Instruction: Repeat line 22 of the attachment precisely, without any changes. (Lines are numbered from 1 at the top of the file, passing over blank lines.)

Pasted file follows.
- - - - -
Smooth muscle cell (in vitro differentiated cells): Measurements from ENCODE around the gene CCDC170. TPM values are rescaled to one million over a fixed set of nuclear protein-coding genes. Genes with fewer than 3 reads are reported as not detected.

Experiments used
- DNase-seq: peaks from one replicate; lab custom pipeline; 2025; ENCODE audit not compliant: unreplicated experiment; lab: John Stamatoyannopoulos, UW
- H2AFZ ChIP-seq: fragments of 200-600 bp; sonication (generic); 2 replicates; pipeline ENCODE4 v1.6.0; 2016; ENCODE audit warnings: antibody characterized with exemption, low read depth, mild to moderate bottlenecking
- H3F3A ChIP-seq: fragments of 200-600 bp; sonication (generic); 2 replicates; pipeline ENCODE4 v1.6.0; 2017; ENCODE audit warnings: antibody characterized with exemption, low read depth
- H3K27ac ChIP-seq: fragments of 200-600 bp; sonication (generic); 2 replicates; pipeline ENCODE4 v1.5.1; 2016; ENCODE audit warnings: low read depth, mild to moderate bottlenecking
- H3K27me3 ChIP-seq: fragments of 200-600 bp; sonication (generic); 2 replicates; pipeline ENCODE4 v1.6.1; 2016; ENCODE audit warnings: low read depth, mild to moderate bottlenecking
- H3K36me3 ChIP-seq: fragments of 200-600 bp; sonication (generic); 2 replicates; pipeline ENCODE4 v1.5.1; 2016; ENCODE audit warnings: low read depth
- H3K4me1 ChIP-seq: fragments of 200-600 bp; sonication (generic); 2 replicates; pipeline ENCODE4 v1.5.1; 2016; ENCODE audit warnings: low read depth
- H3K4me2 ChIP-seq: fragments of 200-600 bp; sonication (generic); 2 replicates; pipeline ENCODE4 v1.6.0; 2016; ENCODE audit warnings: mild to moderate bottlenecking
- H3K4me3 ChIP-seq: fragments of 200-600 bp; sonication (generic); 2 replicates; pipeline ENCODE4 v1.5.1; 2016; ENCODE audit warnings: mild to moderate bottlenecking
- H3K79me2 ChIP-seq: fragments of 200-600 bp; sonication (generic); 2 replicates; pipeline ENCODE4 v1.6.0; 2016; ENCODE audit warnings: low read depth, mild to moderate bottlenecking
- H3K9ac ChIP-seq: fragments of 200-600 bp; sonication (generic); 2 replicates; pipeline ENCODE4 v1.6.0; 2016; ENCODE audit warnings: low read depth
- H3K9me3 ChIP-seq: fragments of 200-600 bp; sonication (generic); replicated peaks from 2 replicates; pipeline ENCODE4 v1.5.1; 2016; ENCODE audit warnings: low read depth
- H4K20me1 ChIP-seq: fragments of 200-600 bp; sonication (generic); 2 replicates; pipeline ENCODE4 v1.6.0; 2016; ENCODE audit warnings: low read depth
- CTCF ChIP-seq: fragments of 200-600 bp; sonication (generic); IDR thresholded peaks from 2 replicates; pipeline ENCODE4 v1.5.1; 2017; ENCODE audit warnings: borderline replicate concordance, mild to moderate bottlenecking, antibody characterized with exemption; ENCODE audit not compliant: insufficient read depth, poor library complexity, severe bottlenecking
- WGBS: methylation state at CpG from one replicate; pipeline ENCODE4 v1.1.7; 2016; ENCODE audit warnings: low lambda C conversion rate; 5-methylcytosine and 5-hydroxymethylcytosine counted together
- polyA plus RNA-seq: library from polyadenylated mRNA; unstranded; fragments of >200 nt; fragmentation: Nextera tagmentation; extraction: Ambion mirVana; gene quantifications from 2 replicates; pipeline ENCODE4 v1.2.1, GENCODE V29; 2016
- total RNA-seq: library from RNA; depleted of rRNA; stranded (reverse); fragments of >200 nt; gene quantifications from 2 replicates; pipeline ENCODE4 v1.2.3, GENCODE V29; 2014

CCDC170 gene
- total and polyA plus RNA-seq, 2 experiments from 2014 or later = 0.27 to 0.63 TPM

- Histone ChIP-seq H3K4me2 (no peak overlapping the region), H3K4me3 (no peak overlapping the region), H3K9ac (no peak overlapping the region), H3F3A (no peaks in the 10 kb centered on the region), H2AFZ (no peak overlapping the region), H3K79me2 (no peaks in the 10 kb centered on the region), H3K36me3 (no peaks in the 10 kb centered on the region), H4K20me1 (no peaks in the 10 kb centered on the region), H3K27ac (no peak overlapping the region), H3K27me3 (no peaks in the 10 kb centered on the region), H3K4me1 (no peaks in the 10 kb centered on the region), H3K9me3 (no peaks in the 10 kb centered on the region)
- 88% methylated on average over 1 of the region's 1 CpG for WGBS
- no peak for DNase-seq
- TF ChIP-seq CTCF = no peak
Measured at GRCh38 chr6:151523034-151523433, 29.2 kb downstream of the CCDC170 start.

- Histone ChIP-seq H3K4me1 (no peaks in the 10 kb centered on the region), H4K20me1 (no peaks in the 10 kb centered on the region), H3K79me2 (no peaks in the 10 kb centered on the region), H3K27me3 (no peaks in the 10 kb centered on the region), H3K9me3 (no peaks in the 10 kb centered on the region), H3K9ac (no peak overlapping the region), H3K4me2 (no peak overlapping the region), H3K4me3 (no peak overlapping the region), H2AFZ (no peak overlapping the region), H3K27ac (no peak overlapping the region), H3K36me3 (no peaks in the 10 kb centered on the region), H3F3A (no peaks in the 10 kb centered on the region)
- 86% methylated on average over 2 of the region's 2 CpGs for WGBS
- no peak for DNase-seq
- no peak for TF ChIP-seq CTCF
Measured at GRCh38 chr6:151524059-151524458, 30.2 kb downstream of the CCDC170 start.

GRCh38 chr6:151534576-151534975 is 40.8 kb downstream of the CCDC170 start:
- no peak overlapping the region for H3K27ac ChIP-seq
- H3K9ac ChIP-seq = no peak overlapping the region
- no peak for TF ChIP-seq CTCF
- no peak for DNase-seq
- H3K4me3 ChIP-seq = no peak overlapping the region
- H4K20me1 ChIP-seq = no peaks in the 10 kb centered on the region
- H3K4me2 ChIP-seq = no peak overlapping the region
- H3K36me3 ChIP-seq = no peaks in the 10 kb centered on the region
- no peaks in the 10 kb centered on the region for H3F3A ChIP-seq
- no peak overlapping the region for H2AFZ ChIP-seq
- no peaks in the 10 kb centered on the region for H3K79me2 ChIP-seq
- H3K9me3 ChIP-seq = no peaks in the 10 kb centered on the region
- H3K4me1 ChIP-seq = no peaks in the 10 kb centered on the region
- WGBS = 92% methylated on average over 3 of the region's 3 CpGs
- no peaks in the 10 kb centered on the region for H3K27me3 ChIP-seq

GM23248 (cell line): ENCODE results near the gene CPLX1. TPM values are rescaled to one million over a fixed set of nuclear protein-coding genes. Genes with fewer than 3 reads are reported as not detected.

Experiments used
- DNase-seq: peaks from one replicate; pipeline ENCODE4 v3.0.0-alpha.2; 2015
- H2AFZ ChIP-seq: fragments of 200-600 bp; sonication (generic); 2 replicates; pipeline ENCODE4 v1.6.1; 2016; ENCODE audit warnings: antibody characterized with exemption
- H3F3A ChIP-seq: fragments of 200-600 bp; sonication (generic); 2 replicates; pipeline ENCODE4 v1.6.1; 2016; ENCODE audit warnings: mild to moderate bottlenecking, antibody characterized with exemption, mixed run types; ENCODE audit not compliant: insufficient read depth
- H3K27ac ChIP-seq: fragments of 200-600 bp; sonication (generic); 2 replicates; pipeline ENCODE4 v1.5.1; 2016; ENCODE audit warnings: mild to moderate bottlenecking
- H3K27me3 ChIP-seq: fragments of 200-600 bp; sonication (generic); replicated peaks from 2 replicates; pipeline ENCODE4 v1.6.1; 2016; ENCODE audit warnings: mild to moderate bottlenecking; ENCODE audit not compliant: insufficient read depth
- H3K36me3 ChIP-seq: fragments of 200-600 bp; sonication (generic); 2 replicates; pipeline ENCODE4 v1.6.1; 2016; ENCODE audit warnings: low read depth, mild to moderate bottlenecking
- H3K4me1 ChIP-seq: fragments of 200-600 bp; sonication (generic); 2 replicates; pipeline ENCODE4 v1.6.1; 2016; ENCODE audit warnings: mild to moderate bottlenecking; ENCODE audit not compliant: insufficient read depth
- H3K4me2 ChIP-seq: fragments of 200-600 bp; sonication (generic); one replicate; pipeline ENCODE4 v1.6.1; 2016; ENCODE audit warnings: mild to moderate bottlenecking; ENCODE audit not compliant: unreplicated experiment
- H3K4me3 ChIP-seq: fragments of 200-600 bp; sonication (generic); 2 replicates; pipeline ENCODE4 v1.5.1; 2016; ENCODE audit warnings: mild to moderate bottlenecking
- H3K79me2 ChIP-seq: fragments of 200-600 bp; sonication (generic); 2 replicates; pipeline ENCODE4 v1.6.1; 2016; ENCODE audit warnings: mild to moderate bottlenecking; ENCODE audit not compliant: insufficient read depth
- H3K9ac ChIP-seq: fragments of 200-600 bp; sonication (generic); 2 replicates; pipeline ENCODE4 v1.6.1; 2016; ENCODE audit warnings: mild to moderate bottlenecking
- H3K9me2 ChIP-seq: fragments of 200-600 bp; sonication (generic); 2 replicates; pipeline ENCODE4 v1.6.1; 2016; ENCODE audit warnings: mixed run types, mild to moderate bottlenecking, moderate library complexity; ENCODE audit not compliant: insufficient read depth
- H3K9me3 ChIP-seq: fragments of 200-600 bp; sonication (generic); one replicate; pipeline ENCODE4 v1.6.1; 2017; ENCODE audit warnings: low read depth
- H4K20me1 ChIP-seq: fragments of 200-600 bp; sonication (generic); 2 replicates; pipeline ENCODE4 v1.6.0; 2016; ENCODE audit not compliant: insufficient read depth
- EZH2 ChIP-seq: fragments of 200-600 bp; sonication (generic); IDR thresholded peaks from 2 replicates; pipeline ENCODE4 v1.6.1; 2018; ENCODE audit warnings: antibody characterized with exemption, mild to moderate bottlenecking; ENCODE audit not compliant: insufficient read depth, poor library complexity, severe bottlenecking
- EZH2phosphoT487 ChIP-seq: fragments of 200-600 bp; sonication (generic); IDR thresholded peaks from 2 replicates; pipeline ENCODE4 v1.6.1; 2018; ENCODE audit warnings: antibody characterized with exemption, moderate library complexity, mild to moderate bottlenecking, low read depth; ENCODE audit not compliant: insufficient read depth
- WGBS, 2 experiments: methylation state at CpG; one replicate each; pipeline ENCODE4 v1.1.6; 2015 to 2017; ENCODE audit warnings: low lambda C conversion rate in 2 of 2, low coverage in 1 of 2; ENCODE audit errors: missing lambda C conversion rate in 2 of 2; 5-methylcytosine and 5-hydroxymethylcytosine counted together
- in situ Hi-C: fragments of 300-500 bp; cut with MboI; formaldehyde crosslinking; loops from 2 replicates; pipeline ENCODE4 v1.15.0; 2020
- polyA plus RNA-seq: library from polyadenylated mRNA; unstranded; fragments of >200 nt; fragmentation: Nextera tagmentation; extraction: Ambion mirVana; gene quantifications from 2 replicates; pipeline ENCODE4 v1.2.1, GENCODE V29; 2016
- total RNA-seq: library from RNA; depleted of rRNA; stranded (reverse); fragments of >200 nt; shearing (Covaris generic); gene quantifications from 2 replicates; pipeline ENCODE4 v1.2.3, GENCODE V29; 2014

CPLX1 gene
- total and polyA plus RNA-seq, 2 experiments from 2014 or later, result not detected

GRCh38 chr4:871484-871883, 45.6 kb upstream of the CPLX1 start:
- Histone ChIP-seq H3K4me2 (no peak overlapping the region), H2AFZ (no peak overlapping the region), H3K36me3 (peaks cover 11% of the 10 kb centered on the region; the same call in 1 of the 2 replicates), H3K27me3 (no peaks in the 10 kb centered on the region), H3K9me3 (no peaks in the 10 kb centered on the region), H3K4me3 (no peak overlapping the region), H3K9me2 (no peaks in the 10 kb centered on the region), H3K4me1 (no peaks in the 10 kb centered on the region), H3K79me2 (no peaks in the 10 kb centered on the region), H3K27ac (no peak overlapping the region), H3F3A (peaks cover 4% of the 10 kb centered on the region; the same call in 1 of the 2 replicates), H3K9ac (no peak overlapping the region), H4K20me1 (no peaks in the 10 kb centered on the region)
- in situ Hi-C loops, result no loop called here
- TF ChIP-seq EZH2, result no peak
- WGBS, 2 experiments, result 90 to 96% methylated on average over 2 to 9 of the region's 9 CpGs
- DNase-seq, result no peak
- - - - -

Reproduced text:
- Histone ChIP-seq H3K4me2 (no peak overlapping the region), H3K4me3 (no peak overlapping the region), H3K9ac (no peak overlapping the region), H3F3A (no peaks in the 10 kb centered on the region), H2AFZ (no peak overlapping the region), H3K79me2 (no peaks in the 10 kb centered on the region), H3K36me3 (no peaks in the 10 kb centered on the region), H4K20me1 (no peaks in the 10 kb centered on the region), H3K27ac (no peak overlapping the region), H3K27me3 (no peaks in the 10 kb centered on the region), H3K4me1 (no peaks in the 10 kb centered on the region), H3K9me3 (no peaks in the 10 kb centered on the region)